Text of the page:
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Active Duty Troops Could Be Heading Back To The U.S.-Mexico Border

Camp Donna BEFORE 2.JPG
Carson Frame / Texas Public Radio
Donna, Texas was the site of a military encampment for troops supporting the Border Patrol in late 2018.

Thousands of National Guard troops who have rotated to the southern border since 2018 are supposed to head home by the end of September. But the Department of Homeland Security wants the border mission to continue.

President Joe Biden announced in February that he would rescind the Trump administration's national emergency declaration on the U.S.-Mexico border, which took effect in 2019. It had allowed National Guard and reserve troops to support counterdrug operations and provide engineering, logistics and other aid to Customs and Border Protection.

But on May 12, DHS asked the Defense Department to extend its support of Customs and Border Protection until next year.

“The Department is currently considering that request,” Pentagon spokesman Lt. Col. Chris Mitchell said in a statement.

Army Gen. Daniel Hokanson, chief of the National Guard Bureau, told lawmakers March 18 that all possibilities were on the table with respect to staffing the southern border.

“With the rescinding of the declaration of national emergency, a Title 10 option— we're looking at for the Guardsmen to potentially fill that,” he said. “But it may be the active component. They [Defense officials] are looking at all options right now.”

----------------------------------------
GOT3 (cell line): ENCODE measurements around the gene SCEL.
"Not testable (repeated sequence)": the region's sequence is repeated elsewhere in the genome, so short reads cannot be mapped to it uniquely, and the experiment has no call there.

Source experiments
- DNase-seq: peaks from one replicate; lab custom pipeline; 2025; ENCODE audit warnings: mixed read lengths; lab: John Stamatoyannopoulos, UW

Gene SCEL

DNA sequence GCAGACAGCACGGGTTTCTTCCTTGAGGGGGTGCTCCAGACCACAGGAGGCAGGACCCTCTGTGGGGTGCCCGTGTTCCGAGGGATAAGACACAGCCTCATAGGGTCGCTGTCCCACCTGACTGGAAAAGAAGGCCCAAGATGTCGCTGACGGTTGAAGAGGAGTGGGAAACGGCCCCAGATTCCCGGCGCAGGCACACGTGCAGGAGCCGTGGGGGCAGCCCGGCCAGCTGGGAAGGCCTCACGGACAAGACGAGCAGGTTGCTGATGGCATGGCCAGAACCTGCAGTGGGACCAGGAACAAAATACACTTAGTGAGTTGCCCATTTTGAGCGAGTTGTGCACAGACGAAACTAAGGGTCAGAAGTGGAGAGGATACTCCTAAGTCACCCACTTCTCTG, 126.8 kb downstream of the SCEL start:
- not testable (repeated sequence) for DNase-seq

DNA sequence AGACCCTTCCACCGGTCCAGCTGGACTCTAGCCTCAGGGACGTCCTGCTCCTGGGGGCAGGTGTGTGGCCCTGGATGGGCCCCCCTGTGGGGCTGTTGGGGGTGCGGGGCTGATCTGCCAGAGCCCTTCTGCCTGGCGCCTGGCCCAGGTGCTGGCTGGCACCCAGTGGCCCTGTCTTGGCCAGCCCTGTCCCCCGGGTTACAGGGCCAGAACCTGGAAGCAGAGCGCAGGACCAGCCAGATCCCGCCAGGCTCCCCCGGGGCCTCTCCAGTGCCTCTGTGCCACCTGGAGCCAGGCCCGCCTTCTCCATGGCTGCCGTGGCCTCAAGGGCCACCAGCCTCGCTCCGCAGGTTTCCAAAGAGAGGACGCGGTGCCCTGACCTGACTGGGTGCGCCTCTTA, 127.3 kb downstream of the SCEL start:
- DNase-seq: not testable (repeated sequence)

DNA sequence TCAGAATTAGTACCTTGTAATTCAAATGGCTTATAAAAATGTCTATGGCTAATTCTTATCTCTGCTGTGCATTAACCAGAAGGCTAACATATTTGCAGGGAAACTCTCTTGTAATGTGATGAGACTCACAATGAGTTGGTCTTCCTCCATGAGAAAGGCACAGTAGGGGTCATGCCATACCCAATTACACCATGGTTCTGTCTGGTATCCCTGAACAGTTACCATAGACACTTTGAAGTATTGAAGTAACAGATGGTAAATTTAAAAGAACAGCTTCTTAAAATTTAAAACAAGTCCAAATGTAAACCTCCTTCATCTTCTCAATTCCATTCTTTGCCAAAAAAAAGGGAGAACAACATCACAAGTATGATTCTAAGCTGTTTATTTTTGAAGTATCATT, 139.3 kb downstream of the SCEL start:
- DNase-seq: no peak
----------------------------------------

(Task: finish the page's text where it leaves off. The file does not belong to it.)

Hokanson added that the Pentagon is moving quickly to avoid a gap in coverage.

“We know the current units are scheduled to come home on Sept. 30, and we are working as quickly as possible to notify those [future] forces.”

U.S. Army soldiers install a barbed wire fence along Anzalduas International Bridge near the U.S.- Mexico border in McAllen
U.S. Army soldiers install a barbed wire fence along Anzalduas International Bridge near the U.S.- Mexico border in McAllen, Texas, November 5, 2018. REUTERS/Delcia Lopez

It wouldn’t be the first time that active-duty troops have taken part in border deployments. In Sept. 2019, former Defense Secretary Mark Esper approved a request from the Department of Homeland Security to provide a total of up to 5,500 troops along the border. More than half of those who deployed were active-duty forces assigned to support border enforcement activities.

According to Military Times, about 3,500 National Guardsmen are stationed at the border currently.

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Carson Frame can be reached carson@tpr.org and on Twitter at @carson_frame